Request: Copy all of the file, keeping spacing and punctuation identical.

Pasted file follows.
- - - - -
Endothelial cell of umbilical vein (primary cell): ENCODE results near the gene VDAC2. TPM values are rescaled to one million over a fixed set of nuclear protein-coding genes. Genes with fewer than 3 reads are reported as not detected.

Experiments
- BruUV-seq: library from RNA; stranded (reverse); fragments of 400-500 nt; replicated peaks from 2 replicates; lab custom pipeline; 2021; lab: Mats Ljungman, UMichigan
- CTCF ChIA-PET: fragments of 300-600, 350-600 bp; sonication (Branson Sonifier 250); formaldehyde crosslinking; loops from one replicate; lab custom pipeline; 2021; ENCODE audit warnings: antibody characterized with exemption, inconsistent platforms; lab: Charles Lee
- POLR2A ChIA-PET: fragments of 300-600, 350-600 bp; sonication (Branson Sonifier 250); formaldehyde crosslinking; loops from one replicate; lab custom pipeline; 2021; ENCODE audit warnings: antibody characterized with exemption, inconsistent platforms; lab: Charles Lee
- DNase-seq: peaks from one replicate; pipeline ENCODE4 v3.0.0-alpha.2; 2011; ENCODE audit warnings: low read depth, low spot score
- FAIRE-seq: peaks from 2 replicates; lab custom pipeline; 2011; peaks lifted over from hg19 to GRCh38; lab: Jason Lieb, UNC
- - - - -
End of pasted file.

Endothelial cell of umbilical vein (primary cell): ENCODE results near the gene VDAC2. TPM values are rescaled to one million over a fixed set of nuclear protein-coding genes. Genes with fewer than 3 reads are reported as not detected.

Experiments
- BruUV-seq: library from RNA; stranded (reverse); fragments of 400-500 nt; replicated peaks from 2 replicates; lab custom pipeline; 2021; lab: Mats Ljungman, UMichigan
- CTCF ChIA-PET: fragments of 300-600, 350-600 bp; sonication (Branson Sonifier 250); formaldehyde crosslinking; loops from one replicate; lab custom pipeline; 2021; ENCODE audit warnings: antibody characterized with exemption, inconsistent platforms; lab: Charles Lee
- POLR2A ChIA-PET: fragments of 300-600, 350-600 bp; sonication (Branson Sonifier 250); formaldehyde crosslinking; loops from one replicate; lab custom pipeline; 2021; ENCODE audit warnings: antibody characterized with exemption, inconsistent platforms; lab: Charles Lee
- DNase-seq: peaks from one replicate; pipeline ENCODE4 v3.0.0-alpha.2; 2011; ENCODE audit warnings: low read depth, low spot score
- FAIRE-seq: peaks from 2 replicates; lab custom pipeline; 2011; peaks lifted over from hg19 to GRCh38; lab: Jason Lieb, UNC